Mangabey monkeys exhibit peculiar foraging behaviour by scavenging on the energy-rich remnants of nuts cracked by chimpanzees and red river hogs. This allows them to obtain the inside of nuts, which they would not have been able to have obtained otherwise. Biologists from the University of Amsterdam (UvA) and the Max Planck Institute for Evolutionary Anthropology, are the first to describe the scavenging behaviour of sooty mangabey monkeys. The results, recently published in the American Journal of Primatology, reveal previously unknown interactions between different species and give more insight into the origin of human decision-making skills.
As part of their study, the researchers collected a unique dataset by recording the monkeys’ behaviour with the help of several camera traps placed across Tai National Park rain forest in Ivory Coast. The footage was then analysed by scoring the visiting behaviour of mangabey monkeys to the nut-cracking sites of chimpanzees in relation to known nut-cracking events. Moreover, the researchers investigated whether mangabeys – who are infrequently preyed upon by chimpanzees – perceive an increase in predation risk when approaching nut remnants.
The data analysis confirmed that mangabeys scavenge on the nuts cracked by chimpanzees and hogs and that this enables them to access food sources that would otherwise be inaccessible. For example, one of the fresh nut species (Panda oleosa) needs to be opened with the use of heavy stones by chimpanzees and cannot be opened with the mangabey’s teeth. The data also revealed that mangabeys are more frequently present at nut-cracking sites after chimpanzees and red river hogs have cracked nuts, suggesting that they are attracted to the nut-cracking events.
The researchers further discovered that mangabeys exhibit elevated levels of vigilance, which was measured by noting how often they scanned their distant surroundings at the chimpanzee nut-cracking sites compared to other foraging sites. Such heightened vigilance could indicate that mangabeys encounter a dilemma in weighing an opportunity to gain a high amount of ‘free’ energy against an increased predation risk.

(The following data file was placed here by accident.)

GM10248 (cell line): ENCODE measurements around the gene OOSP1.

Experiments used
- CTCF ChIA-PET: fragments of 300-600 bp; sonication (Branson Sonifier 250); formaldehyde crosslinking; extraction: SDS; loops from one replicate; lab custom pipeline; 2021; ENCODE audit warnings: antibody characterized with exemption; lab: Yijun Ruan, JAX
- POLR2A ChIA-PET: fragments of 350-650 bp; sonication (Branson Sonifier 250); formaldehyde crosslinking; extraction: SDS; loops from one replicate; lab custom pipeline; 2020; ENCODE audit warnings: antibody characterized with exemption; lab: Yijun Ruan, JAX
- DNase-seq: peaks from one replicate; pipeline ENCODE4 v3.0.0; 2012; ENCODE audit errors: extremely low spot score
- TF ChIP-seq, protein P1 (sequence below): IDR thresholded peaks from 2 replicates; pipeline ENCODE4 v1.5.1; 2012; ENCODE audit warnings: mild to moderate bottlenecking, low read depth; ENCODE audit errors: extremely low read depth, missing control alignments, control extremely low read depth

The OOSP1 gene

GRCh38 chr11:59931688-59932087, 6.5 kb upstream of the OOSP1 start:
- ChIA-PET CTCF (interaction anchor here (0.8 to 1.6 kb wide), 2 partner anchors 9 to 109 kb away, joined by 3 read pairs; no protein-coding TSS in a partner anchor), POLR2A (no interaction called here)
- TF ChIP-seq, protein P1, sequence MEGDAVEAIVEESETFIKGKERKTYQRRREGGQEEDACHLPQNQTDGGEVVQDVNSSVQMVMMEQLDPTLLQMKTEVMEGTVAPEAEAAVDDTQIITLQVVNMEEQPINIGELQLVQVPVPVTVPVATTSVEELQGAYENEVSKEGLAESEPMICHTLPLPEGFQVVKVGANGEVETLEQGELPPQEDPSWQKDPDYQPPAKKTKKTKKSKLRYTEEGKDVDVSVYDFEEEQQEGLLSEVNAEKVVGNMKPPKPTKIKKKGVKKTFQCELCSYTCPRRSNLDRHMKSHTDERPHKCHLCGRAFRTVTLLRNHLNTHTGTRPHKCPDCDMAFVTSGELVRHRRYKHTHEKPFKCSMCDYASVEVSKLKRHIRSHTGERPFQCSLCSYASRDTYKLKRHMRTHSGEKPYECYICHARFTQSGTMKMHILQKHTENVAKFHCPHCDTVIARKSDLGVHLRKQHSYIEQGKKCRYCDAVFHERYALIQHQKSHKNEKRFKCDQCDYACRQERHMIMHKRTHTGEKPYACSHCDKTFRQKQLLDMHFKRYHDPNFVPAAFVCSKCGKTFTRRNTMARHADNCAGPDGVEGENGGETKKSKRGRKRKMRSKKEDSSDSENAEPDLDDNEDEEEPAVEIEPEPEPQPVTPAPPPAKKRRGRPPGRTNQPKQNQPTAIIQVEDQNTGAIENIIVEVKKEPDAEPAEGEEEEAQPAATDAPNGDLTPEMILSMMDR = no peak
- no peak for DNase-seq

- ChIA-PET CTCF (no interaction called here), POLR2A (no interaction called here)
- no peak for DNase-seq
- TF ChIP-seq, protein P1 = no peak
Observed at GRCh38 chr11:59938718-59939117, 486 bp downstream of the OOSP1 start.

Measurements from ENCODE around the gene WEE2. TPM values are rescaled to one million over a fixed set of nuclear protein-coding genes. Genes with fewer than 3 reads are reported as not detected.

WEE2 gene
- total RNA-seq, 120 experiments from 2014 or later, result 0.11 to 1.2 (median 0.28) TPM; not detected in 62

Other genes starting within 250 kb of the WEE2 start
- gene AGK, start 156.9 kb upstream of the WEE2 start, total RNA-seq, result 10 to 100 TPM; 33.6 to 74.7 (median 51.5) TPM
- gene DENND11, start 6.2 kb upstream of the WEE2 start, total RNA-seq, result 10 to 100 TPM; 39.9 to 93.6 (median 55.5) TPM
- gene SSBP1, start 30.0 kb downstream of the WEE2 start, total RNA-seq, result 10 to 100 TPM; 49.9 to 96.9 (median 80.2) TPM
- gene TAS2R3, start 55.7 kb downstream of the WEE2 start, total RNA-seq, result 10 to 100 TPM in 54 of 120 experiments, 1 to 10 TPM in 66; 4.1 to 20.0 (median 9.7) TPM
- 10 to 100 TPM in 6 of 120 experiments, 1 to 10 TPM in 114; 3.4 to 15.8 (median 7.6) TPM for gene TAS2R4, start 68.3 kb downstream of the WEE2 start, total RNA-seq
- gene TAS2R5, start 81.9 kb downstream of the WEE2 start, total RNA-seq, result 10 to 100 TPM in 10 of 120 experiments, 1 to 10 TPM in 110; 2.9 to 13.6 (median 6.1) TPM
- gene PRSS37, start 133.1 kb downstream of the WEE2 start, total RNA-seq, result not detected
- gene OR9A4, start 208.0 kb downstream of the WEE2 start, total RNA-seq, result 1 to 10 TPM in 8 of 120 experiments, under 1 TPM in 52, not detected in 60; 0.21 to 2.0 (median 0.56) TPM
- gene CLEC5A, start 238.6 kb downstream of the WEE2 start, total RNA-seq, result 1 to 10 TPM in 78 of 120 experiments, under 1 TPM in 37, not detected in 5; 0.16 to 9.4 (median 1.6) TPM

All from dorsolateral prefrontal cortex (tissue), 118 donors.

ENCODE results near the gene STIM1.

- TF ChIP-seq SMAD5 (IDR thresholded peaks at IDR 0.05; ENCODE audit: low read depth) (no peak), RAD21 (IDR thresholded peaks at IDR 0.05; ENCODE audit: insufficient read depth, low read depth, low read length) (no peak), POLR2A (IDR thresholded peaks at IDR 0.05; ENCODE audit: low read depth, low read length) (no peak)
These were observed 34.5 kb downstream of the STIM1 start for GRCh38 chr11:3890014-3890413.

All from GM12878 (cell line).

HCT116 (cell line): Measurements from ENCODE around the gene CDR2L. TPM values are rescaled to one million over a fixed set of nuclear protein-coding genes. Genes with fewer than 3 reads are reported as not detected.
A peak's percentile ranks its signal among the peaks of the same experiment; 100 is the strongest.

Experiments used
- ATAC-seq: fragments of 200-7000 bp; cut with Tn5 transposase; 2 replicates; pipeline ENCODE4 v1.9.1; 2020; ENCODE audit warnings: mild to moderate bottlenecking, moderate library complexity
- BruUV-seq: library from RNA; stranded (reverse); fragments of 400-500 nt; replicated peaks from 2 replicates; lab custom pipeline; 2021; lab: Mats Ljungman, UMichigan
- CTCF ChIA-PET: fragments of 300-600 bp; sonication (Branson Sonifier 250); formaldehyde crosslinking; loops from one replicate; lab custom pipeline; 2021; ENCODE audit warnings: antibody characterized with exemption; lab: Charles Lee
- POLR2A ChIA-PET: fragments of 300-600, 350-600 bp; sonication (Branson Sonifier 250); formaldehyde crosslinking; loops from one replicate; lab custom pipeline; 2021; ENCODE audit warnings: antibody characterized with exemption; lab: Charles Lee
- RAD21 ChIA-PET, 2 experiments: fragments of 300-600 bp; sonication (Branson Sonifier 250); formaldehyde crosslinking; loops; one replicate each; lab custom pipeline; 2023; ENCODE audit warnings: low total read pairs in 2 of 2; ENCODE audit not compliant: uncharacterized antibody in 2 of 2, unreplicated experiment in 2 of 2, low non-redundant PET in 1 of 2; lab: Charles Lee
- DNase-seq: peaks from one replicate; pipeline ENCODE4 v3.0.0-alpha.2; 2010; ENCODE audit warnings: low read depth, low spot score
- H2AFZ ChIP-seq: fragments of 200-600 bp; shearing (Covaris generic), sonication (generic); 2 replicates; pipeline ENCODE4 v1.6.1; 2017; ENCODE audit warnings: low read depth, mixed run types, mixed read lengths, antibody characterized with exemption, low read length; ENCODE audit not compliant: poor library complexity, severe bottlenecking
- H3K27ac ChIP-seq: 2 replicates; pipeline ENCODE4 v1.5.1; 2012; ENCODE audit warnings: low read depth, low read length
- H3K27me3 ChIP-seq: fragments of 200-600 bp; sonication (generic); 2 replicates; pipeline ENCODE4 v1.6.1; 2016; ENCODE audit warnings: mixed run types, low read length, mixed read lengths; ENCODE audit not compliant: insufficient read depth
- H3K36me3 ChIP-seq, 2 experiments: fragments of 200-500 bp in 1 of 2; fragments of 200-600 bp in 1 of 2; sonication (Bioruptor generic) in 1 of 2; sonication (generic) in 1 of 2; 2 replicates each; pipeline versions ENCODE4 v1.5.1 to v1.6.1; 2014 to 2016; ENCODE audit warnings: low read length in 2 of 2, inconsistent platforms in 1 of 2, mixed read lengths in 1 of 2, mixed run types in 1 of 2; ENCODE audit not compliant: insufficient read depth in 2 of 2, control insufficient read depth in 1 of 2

‘After studying both mangabeys and chimpanzees for many months, I remain intrigued by the puzzling relationship between these two primate species’, says Karline Janmaat, a researcher at the UvA’s Institute for Biodiversity and Ecosystem Dynamics (IBED) and the Max Planck Institute of Evolutionary Anthropology and lead researcher of the study. ‘Sometimes the monkeys seem to be scared of these potential yet infrequent predators, while at other times they approach chimpanzees within metres to profit from their tool-using skills, almost as if they have learned to anticipate the other species’ “mood”.’
‘The decisions of mangabeys to approach the leftovers of potential predators may imply contextual knowledge that helps them judge whether they are safe, need to be vigilant or move into a safe position’, says Janmaat. ‘This same type of decision-making behaviour could also have been expected in our early human ancestors, who might have obtained free and otherwise hard-to-acquire food from dangerous predators by scavenging on their leftover prey carrion. Therefore, studying the monkeys’ behaviour could provide insight into the origin of our own decision-making skills.’
‘This makes it all the sadder that the forest in which we observed the monkeys’ intriguing behaviour are disappearing at an alarming rate’, adds Bryndan van Pinxteren, lead author of the study. ‘We are not only losing these forests, but also our evolutionary history, since all our closest living relatives live there.’
Bryndan O.C.M. van Pinxteren, Giulia Sirianni, Paolo Gratton, Marie-Lyne Després-Einspenner, Martijn Egas, Hjalmar Kühl, Juan Lapuente, Amelia C. Meier, Karline R.L. Janmaat. ‘Sooty mangabeys scavenge on nuts cracked by chimpanzees and red river hogs — An investigation of inter-specific interactions around tropical nut trees’ in: American Journal of Primatology .(19 July 2018). DOI: 10.1002/ajp.22895.